Jenkins And I think we’re only playing London when we come back (in June), right? We might be playing one or two other shows, but we’re doing two nights at Koko with A Silver Mt Zion.
And you’ve done ATP before?
Nathaniel: Yeah, this would be our fourth time if Pall didn’t get sick.
Jenkins: I got sick on one of ‘em, so we didn’t come, and then we played twice in America, and now we’re gonna do this one.
Amore was your first album to break away from the numerical titling, and this record follows the trend, although its cover does feature five outstretched fingers… well, four and a thumb…
Jenkins: And there’s a ‘5’ on the CD.
Oh really? Y’see, there’s me looking at the cover while the CD’s playing… but why did you stop naming your albums in such a fashion?
Jenkins: Well, we did the first three albums up at Bear Creek, and we started making Amore in our own studio, so it became more of a conceptual record, feeling-wise. And we made a DVD, too, with fourteen videos – it was a murder mystery – so we felt it needed a title. And we only originally planned to do number one, but we kept doing it, and by the time four came out we thought we’d better stop.
Although this album was written as a band, do you think the pair of you will return to writing as a duo, considering the commitments of other band members?
Jenkins: I think we probably will, as it’s a way to keep things fresh, but also these people that we’ve been playing and touring with, it’s good to have them vested in the making of a record. Y’know, we’ve developed as band but also we’ve enjoyed this tour as a two-piece, and we’ve been having a really great time.
Do you often get to play as a two-piece these days, back home?
Jenkins: Not so often anymore.
Nathaniel: We used to a lot. On the first three records we would do weeks… I think on the third record we toured with Blonde Redhead as a two-piece. But the first two records, for sure, were toured with just he and I. It’s super-fun to do it again now, as it reminds us of where we came from.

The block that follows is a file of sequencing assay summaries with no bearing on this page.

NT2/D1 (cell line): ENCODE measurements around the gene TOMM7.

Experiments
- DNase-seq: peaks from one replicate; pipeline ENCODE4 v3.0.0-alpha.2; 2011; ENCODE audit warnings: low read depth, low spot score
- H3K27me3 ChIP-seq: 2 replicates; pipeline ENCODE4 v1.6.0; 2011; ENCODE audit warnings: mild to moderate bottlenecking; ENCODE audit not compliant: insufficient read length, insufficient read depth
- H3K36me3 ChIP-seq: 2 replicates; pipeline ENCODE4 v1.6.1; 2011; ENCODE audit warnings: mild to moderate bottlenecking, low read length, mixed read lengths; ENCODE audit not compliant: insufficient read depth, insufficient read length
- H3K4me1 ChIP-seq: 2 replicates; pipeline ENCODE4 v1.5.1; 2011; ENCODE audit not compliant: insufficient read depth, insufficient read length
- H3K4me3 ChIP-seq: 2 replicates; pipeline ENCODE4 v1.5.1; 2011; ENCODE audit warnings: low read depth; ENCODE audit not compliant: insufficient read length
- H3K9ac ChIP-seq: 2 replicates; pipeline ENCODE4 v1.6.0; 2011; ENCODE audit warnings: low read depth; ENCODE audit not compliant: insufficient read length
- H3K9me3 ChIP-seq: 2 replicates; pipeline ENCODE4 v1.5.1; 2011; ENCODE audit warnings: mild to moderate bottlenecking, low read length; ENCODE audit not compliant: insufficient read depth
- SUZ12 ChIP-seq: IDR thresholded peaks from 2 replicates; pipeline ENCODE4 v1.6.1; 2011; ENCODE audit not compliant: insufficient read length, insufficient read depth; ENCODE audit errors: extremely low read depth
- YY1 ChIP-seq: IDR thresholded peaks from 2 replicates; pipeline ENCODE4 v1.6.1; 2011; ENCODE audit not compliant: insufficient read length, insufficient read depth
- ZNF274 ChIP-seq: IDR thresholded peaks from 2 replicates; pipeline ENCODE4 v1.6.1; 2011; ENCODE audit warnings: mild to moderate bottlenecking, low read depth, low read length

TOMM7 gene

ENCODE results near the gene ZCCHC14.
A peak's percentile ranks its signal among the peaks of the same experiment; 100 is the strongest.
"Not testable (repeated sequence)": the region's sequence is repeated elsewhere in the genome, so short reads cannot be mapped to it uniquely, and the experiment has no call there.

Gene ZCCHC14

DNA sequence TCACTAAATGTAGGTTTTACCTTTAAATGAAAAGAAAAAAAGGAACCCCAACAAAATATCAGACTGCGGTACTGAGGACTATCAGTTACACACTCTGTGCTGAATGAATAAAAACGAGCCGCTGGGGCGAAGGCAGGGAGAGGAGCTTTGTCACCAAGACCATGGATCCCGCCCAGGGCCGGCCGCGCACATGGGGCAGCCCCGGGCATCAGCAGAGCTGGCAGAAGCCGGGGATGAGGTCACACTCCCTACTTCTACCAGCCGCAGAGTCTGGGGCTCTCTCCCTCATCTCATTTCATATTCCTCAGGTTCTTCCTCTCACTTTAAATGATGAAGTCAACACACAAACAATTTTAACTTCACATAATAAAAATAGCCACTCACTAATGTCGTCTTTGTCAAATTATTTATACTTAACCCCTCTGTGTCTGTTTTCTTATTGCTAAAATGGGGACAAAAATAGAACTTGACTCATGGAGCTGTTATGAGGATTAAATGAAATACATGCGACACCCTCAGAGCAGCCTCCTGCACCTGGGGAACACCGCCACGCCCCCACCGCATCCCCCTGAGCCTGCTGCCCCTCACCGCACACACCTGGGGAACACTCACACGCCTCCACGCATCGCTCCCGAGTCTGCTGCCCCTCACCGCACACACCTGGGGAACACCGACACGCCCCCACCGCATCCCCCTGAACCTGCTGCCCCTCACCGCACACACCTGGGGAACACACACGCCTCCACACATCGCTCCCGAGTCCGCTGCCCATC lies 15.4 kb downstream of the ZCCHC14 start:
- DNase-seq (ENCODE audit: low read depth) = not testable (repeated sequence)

If you don’t play as a duo for a while, are you more aware of the precise part each other plays?
Jenkins: Well, it’s definitely fun, and when singing I don’t have to push so hard. It’s got that low-key kinda vibe, which is what I really like about Black Heart… but I also love just rocking out with the full band, so…
Nathaniel: We have more control when we do it this way. When I play the piano when we’re a two-piece, I can be more dynamic. Otherwise I’m just banging away and making sure it’s coming out in the mix. But also we write songs differently as a two-piece, and with this record it was meant to be a band effort.
And The Spell seems a lot more, well, menacing than Amore, and it also has a real coherence: a mood is set early and maintained…
Jenkins: Definitely. I think with each record, we try to make them like a journey of sorts, like reading a book or seeing a movie. The last one was a little bit more obvious in that direction, but we really do think about sequencing and artwork, and the whole idea of the record instead of one song or one style. Each is a mixture of flavours, and I think this record did come out a bit darker, and a bit more sinister, with the idea of The Spell. To me it tangles and ties ideas of politics and war, and you can read into in that way, if you think about, or you can look into it as a collection of love songs.
DiS, however, is of a slightly different opinion: The Spell isn’t a record that can be read by an individual, based on their wishes; rather, it’s a force unto itself, a living, breathing manifestation of a muddle of emotions that’s potent enough to influence the listener into a specific mood, not the other way around. It’s a sensual listen, each casual stroke of finger and thumb on string and drum akin to a single digit running the length of a spine, every half-inch spreading infectious tingles from shoulder blade to cuticle, from kneecap to big toe.
In short, The Spell is a record that cannot be described, that cannot be assessed, by a single mind. So, listen without prejudice, dear reader, as any assumptions or expectations are only ripe for a dashing.
The Spell, and the single 'Not Just Words', are out NOW through Touch And Go.